Transportation Management 2018: Navigating the new realities

As we do every December, we avoid “year in review” content and instead aim to help readers prepare for the year ahead through our annual virtual summit.

By ·

As we do every December, we avoid “year in review” content and instead aim to help readers prepare for the year ahead through our —an online educational event that puts the current market realities into context and offers logistics professionals practical advice to help streamline operations.

When the editorial teams of Logistics Management and Supply Chain Management Review put our collective heads together, it didn’t take us long to fine-tune the theme of this year’s summit.

Nearly every U.S. shipper can see that rising freight bills, driver shortages, capacity imbalances, federal government regulations, e-commerce growth and overall robust economic conditions are all wreaking havoc on transportation costs and causing pain points for logistics and supply chain operations.

It’s clear that we’re facing a historically tight logistics market, and success—especially on the ground— demands creative thinking and innovation on the part of shippers, carriers, third-party service partners and the technology providers that are fueling today’s digital revolution.

With all of this in mind, we decided to title this year’s summit: “Navigating the new realities.” The idea was to program sessions to better understand the causes of the transportation issues that are staring us squarely in the face and offer practical advice for how to use the tools at our fingertips to improve operations.

Setting the tone in this year’s keynote address, , executive director of , does an exceptional job of reminding us of how this capacity crisis has evolved over the years and that it extends far beyond the U.S. borders.

“The pace of globalization continues to create a growing consumer class with many of the same expectations taken for granted in the developed world, and this is putting unprecedented capacity pressures on supply chains in every sector in the United States and around the world,” says Vyas. As a consequence, he adds, logistics operations are tasked to experiment with emerging technologies to address problems before they reach a critical stage—some with more success than others.

In their session that shares the finding our Annual Logistics and Transportation Trends Survey, Mary C. Holcomb, Ph.D., and Karl B. Manrodt, Ph.D., say that while it’s encouraging that logistics operations are open to applying technology, these new tools alone will not solve the age-old problems we continue to face.

“When you boil it down, logistics and supply chain managers are grappling with issues their predecessors faced years ago,” says Manrodt. “And while today’s technology tool kit is more complete, the question remains as to whether or not we’re willing to work together. Sometimes an age-old problem can be solved with an age-old solution—like an honest conversation.”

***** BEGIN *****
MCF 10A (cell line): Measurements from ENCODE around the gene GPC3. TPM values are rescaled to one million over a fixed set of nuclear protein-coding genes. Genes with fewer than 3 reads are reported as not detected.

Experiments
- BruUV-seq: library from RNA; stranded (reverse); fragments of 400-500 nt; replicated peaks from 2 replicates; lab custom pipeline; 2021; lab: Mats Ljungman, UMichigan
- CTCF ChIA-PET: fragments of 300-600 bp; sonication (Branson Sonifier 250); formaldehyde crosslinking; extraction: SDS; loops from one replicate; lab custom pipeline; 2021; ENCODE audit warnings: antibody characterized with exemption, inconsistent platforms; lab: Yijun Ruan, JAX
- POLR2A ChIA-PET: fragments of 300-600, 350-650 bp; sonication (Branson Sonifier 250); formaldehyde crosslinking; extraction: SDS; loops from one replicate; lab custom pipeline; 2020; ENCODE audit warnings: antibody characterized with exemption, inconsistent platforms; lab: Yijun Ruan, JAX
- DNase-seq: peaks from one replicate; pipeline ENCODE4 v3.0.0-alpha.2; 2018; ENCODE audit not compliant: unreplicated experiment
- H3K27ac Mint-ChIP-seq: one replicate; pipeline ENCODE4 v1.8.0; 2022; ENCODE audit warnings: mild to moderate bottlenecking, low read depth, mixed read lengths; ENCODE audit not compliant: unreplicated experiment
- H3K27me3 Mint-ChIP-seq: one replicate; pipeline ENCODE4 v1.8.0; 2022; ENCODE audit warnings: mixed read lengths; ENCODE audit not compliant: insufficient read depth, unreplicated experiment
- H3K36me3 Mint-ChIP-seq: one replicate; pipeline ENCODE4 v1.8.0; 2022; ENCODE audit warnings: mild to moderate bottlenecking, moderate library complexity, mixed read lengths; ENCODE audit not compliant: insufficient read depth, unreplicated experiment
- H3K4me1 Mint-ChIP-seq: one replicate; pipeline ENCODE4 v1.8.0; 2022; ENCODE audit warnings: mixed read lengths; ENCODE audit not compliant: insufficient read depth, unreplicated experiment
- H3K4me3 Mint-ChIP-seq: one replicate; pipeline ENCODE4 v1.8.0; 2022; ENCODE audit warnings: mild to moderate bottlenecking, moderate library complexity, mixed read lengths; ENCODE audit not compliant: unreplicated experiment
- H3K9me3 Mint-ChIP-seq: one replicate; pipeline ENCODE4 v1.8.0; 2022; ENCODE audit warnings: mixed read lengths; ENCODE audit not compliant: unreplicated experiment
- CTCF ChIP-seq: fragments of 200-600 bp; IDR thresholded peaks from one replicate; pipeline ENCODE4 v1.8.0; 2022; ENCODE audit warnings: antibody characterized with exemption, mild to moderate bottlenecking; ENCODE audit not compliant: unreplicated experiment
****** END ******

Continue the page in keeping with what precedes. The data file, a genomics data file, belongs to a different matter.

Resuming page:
And that’s just the beginning. This year we’re thrilled to bring you sessions by of MIT; Victoria Brown from; Bob Hood from Capgemini; and Ben Hartford from Baird & Co. This top-notch line up touches on the role brokerage, 3PLs, last-mile delivery and TMS play in solving today’s transportation management crisis. 



About the Author

Michael Levans, Group Editorial Director
Michael Levans is Group Editorial Director of American Truck Media’s Supply Chain Group of publications and websites including Logistics Management, Supply Chain Management Review, Modern Materials Handling, and Material Handling Product News. He’s a 23-year publishing veteran who started out at the Pittsburgh Press as a business reporter and has spent the last 17 years in the business-to-business press. He’s been covering the logistics and supply chain markets for the past seven years. You can reach him at [ protected]

Subscribe to Logistics Management Magazine!

Subscribe today. It's FREE!
Get timely insider information that you can use to better manage your entire logistics operation.


Latest Whitepaper
Is It Time For a New Network Strategy?
A successful supply chain network design gives companies a competitive advantage, pinpoints ways to significantly reduce costs, improves service levels, reduces overall cycle times, streamlines all processes and systems used, and more.
Download Today!
From the May 2019 Logistics Management Magazine
May is our Technology Issue, and we’ve devoted the majority of our pages this month to the evolution of the technology toolbox that’s now within our grasp.
The Digital Supply Chain Takes Shape
Top 30 U.S. Ports 2019: Trade tensions determine where cargo goes next
View More From this Issue
Subscribe to Our Email Newsletter
Sign up today to receive our FREE, weekly newsletter!
Latest Webcast
Technology Roundtable: Are you ready for what’s next?
In this webcast LM's group editorial director Michael Levans gathers four top supply chain management technology analysts to discuss how some of the hottest software and technologies is helping logistics and supply chain management professionals streamline their operations to meet the pressing demands of digital commerce and manage through the tightest labor market in a generation.
Register Today!
EDITORS' PICKS
35th Annual Salary Survey: Compensation matters more than ever
While job satisfaction remains the primary reason for today’s logistics managers to stay with one...
2019 Rate Outlook: Pressure Builds
In 2019, the world economy will enter a third straight year of broad-based growth, but many...

2019 Transportation Management Systems (TMS) Market Update: Keeping pace with the times
The transportation management systems market is growing right along with the number of challenges...
The Logistics News that Shaped 2018
Every year at this time, group news editor Jeff Berman combs through the mountain of news that was...